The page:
Second, your kids are already approaching the age that you should be taking the filters off, not putting them on. The prevention era has already near completely passed (should have been between 7-12, not 12-16). When they hit the teenage level, you should be extending a bit more trust instead of taking it away. The problem is, if they're determined enough to hunt it down and access it, they will. The better course at this point is to do accountability, not filtering. Don't permit any unsupervised computer time for the younger girl, and place some of that supervising authority with your older boy (but keep an eye on him as well - though a slightly longer leash). These are the years that children become adults, foster that growth by extending heavier responsibilities, but keep an appropriate punishment system in place for when they fall out of line. Do allow a little less supervision for the boy, but still don't permit access after lights out. Do network logging (and most everything else) as Sol suggested, and let them know you'll be doing so as well. These are the formative years where adult habits are created and anchored, treat them as such.

Third, talk to them like adults, but explain to them the risks and dangers of others who desire to exploit them. Talk to them about the risks of oversharing, the value of privacy, the lack of privacy that exists online, how social media is not real socialization, and how any "privacy" settings are anything but private. It truly is a case of, "If you do not want people to know what you get up to online, you simply should not do it." When it comes to technology-based communication and activity, mankind has reached a similar level of omnipresent awareness to G-d - only it's flawed and imperfect which makes it dangerous, and we're too stupid and unforgiving to handle that level of knowledge about others responsibly anyway, so people get burned for it all the time. Utilize the log harvesting that you yourself will use to monitor their activities as an object lesson to this point. "If Mom and Dad can do it, pretty much anybody can if they're determined enough." Just try to stay away from hyperbole and fearmongering. Lay it out rationally and calmly. G-d knows everything you do, and most everyone else knows more than they probably should as well. Act accordingly.

The birds and the bees discussion these days needs to unfortunately be a bit more graphic and extend well beyond just sex, too... and it needs to be more of an ongoing dialog than a single sit-down these days. Pornography and the habits that go along with it probably need to be discussed as well. Explain how pornography can change and damage attitudes towards the opposite sex, the issues of objectification (nice little springboard into idolatry could be made off that) and the unrealistic expectations that it creates. Discuss the abusive nature of the industry and how it chews up and spits out the people that participate in it. The diseases, the degradation, the money, the fact that it's fake and nothing more than acting. The backgrounds of some of these people and how they got to where they're doing what they're doing. How tangled up drug use and alcoholism is within the industry due to the need to self-medicate to do a lot of the more degrading work... it's not all Playboy soft-focus stuff, after all. A great resource for learning to help manage a lot of this sort of thing is XXX Church.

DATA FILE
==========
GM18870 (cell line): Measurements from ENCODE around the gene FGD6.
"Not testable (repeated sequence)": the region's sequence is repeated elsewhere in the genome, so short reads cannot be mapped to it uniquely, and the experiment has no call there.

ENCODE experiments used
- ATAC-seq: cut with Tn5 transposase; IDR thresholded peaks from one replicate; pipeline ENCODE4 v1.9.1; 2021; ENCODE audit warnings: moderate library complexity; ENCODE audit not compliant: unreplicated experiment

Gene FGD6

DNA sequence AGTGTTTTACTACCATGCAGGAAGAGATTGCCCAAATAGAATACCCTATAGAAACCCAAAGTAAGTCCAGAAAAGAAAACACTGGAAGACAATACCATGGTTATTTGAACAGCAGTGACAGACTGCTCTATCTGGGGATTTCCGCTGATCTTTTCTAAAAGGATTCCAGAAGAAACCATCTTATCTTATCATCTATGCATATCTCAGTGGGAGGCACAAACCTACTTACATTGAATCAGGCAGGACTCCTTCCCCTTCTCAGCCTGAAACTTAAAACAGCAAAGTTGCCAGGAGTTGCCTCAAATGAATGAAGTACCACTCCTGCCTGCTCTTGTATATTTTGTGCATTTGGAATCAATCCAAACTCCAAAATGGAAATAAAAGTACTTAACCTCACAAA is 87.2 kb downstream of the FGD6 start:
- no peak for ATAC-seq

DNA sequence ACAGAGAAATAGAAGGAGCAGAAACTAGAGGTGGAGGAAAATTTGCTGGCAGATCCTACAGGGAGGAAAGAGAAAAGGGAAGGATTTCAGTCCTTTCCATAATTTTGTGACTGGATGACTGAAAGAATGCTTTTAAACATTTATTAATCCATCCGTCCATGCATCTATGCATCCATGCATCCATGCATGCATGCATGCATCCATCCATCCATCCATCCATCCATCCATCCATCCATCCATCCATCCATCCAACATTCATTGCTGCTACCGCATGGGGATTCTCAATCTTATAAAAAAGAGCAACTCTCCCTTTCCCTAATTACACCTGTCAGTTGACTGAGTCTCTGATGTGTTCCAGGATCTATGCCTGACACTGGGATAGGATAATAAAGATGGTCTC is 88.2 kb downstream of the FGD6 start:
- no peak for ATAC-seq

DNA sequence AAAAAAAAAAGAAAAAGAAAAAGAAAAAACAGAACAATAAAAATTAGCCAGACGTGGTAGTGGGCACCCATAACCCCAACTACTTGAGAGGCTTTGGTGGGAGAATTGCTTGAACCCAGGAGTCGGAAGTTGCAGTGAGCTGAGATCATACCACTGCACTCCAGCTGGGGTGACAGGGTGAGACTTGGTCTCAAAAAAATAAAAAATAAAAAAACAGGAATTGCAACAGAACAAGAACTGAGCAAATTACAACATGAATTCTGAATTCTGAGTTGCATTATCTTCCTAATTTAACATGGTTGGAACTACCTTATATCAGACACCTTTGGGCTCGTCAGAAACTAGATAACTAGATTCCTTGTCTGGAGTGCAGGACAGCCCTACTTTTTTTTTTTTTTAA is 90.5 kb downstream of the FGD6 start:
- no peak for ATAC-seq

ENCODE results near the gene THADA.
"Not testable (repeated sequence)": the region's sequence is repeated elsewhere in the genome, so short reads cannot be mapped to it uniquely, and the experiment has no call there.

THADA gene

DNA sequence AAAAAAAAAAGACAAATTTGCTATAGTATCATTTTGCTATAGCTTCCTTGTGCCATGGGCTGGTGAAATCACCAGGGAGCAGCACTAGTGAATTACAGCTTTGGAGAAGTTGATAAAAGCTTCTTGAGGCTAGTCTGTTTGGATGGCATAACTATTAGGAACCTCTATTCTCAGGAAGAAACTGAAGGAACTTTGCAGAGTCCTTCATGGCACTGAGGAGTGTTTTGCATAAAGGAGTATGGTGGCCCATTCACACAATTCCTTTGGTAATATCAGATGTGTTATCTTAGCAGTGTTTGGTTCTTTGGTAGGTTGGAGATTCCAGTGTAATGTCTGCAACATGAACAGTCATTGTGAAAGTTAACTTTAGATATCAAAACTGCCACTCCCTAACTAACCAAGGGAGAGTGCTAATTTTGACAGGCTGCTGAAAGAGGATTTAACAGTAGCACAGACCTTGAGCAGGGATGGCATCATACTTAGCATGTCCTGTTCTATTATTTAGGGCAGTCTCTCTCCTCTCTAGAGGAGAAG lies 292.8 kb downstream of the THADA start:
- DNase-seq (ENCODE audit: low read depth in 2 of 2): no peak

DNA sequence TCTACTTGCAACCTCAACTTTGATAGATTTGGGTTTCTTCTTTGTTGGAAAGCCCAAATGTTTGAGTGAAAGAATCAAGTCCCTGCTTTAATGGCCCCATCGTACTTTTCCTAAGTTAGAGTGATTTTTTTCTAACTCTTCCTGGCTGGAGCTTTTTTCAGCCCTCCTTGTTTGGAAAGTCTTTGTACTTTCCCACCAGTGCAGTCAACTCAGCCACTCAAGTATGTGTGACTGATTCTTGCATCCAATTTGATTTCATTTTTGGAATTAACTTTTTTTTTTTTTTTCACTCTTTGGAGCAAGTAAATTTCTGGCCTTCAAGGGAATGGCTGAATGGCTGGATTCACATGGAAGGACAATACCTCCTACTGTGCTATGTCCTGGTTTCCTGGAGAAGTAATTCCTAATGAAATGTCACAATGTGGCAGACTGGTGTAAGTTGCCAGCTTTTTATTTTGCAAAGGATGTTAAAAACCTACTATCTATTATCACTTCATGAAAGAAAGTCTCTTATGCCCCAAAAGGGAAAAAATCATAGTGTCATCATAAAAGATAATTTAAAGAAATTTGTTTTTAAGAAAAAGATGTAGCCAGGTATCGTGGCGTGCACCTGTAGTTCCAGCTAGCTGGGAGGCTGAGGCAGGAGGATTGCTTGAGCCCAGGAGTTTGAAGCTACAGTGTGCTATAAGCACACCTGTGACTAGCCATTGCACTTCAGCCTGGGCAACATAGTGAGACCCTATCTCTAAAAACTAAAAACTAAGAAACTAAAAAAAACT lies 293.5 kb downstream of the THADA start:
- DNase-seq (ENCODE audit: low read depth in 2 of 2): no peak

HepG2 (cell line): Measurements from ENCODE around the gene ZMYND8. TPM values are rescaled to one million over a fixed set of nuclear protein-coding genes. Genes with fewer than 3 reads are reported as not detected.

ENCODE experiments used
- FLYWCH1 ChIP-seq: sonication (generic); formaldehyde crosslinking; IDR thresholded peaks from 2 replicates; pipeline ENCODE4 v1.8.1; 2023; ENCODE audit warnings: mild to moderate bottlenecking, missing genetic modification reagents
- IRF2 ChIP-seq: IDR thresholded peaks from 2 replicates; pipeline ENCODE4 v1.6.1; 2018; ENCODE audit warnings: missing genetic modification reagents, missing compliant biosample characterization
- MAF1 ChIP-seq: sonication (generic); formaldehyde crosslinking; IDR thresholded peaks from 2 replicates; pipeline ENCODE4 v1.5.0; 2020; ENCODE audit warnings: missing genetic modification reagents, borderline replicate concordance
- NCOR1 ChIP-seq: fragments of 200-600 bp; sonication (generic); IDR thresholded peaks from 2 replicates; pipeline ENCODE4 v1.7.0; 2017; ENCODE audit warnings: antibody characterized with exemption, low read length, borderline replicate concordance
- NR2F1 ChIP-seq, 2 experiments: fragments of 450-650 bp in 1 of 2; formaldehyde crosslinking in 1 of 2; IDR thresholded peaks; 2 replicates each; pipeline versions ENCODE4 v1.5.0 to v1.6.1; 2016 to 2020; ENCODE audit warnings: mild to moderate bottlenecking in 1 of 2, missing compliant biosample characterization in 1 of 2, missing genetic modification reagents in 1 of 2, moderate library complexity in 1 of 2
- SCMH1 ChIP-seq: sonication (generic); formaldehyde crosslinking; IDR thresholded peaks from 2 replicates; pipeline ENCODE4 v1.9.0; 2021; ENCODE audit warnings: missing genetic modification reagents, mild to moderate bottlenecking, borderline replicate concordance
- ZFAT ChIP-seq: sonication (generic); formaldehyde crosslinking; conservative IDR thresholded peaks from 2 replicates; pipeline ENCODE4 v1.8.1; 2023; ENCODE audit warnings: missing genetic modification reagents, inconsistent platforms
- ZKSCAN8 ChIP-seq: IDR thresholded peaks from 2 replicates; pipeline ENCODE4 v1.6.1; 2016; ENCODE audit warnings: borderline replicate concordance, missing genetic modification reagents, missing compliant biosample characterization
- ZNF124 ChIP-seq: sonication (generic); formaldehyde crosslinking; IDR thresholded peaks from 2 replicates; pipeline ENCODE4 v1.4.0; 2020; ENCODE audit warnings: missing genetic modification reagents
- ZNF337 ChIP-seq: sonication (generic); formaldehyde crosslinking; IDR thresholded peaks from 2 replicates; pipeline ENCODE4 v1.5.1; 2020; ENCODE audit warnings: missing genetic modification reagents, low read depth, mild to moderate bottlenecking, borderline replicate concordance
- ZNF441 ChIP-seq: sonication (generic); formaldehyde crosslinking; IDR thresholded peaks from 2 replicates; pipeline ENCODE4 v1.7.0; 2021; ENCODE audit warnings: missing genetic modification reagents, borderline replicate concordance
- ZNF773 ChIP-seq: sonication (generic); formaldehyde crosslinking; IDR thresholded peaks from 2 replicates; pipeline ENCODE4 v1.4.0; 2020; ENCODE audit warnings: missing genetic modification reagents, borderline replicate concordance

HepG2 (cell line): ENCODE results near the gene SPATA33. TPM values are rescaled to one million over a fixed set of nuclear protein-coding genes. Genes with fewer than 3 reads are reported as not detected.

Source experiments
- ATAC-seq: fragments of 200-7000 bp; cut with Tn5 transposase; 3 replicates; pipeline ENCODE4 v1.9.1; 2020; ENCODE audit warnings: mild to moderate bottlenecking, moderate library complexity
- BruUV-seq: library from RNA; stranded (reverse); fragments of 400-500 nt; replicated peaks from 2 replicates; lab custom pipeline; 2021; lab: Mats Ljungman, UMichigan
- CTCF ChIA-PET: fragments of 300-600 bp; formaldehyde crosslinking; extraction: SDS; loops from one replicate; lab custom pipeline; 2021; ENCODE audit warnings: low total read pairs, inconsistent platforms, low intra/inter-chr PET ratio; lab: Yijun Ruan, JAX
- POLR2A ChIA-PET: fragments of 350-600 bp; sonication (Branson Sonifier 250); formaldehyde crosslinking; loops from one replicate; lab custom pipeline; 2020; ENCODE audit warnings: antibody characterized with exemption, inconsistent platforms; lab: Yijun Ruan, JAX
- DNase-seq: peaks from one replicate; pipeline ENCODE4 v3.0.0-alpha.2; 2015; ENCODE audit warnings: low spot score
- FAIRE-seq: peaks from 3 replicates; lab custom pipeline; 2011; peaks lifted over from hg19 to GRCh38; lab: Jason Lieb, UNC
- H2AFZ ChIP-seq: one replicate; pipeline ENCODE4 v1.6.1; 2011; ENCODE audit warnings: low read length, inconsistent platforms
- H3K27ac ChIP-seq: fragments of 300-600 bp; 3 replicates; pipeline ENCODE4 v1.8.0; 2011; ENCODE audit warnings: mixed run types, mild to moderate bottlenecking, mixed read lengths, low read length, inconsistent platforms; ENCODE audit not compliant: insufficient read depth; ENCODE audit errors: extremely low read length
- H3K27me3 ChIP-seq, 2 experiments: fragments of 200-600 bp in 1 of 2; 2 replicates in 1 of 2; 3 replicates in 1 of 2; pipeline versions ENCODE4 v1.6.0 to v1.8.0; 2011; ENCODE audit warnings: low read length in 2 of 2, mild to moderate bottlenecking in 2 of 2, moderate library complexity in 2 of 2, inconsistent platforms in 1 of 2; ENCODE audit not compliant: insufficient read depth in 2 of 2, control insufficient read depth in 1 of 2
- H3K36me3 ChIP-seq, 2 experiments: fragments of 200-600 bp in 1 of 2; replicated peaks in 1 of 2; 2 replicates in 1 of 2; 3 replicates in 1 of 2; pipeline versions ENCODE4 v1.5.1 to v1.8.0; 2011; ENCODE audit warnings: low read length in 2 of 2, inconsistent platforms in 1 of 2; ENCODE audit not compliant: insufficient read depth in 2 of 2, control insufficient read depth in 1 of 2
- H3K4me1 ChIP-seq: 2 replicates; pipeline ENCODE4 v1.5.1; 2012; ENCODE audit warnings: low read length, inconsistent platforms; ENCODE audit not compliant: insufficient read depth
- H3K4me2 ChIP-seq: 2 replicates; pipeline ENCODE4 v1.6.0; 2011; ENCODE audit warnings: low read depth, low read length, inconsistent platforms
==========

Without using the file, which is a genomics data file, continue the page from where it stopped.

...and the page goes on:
Finally, if you want to help drive home accountability, look into X3Watch. Don't be one of your children's accountability partners. Ask them who in the family (that you trust as well) they might want as an accountability partner instead. I have done so for a couple nephews at this point, and it worked reasonably well. Pornography can be addictive, and given some of the chemicals that are released in the brain during this sort of stimulation, it's understandable. If a problem begins to surface (or already has), recognize that it's a problem and treat the issue with the gravity and respect it deserves. Punishment isn't going to be the answer: recovery is.

Edit: Crap, I just realized this was a necropost. I'm still leaving it for the benefit of others. *shakes fist at Rolo*
« Last Edit: June 02, 2014, 09:24:39 AM by I.P. Daley »

totoro

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Re: Internet and Xbox parental controls - give me advice!
« Reply #10 on: June 02, 2014, 09:32:47 AM »
I don't have the answers, but we keep the family computer in the living room and the rule is no use until after dinner/homework.  That means no daytime use on weekends or holidays either.